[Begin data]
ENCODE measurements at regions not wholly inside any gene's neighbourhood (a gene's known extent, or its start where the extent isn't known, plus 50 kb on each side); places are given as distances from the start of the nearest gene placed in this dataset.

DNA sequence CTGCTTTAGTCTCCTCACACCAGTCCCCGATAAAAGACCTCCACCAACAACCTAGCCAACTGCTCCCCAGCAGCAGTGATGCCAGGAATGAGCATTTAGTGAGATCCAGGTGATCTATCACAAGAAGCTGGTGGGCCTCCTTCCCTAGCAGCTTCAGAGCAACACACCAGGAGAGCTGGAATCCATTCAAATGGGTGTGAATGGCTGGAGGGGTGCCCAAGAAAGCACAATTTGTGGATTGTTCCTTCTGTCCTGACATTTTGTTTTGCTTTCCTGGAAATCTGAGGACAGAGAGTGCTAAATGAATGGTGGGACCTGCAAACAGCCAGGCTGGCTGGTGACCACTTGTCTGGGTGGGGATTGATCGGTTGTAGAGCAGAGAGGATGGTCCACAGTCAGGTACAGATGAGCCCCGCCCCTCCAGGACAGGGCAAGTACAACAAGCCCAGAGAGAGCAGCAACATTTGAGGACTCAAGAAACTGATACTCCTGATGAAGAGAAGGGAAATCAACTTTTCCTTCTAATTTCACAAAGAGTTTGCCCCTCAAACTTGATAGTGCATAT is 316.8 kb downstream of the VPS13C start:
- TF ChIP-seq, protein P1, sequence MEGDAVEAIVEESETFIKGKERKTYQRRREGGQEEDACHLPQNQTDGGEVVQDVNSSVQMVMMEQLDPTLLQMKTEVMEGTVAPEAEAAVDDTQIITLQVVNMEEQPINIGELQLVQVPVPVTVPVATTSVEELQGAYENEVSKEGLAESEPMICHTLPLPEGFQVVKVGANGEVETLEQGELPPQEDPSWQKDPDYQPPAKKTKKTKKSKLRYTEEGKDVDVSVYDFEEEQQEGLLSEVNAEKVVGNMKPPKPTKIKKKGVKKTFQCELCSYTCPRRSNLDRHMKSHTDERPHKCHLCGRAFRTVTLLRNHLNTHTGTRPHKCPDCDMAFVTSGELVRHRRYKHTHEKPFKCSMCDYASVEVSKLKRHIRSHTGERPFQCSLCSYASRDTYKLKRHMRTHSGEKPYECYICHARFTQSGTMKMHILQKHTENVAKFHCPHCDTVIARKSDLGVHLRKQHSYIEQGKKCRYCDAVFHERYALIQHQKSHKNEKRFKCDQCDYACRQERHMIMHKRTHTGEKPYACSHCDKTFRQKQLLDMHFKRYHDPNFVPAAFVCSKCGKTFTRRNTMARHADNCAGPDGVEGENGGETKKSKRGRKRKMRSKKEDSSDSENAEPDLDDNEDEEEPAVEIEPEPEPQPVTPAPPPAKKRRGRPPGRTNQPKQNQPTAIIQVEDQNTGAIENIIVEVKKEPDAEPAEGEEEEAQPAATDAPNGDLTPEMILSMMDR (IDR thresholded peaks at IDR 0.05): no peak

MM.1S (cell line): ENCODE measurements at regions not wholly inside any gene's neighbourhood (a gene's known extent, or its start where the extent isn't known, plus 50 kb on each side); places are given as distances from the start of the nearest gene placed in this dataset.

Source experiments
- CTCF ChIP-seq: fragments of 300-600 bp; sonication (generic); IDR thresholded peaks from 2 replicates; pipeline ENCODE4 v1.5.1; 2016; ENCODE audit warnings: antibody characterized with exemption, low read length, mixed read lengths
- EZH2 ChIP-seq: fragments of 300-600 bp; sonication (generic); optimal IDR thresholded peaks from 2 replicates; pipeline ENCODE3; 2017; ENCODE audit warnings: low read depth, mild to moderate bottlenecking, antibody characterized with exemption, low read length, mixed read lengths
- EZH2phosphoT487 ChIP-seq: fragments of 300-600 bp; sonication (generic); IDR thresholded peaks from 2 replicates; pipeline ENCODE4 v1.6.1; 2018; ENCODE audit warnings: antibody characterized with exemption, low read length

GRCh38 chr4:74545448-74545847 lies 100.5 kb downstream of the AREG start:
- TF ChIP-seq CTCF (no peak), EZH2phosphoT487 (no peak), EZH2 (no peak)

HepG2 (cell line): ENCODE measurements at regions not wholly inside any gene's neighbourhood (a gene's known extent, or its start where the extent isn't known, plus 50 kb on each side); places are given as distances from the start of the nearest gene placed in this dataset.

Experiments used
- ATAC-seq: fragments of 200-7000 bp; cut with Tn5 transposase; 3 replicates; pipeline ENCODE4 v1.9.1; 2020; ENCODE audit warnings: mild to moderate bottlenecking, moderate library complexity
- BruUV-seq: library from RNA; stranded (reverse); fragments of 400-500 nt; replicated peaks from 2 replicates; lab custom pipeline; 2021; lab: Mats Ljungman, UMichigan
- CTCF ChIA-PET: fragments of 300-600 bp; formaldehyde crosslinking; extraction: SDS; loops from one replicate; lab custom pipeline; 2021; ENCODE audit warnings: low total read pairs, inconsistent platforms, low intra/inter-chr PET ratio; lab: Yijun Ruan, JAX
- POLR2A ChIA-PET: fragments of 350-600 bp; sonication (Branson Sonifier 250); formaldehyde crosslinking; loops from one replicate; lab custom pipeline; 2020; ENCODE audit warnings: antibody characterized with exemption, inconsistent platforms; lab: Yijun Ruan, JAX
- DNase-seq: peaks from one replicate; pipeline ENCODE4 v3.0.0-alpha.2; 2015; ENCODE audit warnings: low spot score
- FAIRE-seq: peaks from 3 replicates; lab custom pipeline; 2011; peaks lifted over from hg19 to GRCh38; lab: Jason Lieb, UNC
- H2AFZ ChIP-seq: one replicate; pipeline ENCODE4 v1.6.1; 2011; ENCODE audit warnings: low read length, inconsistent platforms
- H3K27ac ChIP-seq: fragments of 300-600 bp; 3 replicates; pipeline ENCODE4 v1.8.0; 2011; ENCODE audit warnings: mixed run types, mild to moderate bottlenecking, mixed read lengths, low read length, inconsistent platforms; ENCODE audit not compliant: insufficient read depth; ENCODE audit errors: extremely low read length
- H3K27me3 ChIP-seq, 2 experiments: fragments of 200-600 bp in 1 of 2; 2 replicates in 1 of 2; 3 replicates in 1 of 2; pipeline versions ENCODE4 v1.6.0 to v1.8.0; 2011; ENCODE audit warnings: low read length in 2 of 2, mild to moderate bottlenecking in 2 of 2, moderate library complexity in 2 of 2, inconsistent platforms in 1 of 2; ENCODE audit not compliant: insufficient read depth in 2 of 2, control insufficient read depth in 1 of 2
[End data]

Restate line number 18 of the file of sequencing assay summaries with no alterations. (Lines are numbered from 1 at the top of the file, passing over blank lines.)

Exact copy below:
- FAIRE-seq: peaks from 3 replicates; lab custom pipeline; 2011; peaks lifted over from hg19 to GRCh38; lab: Jason Lieb, UNC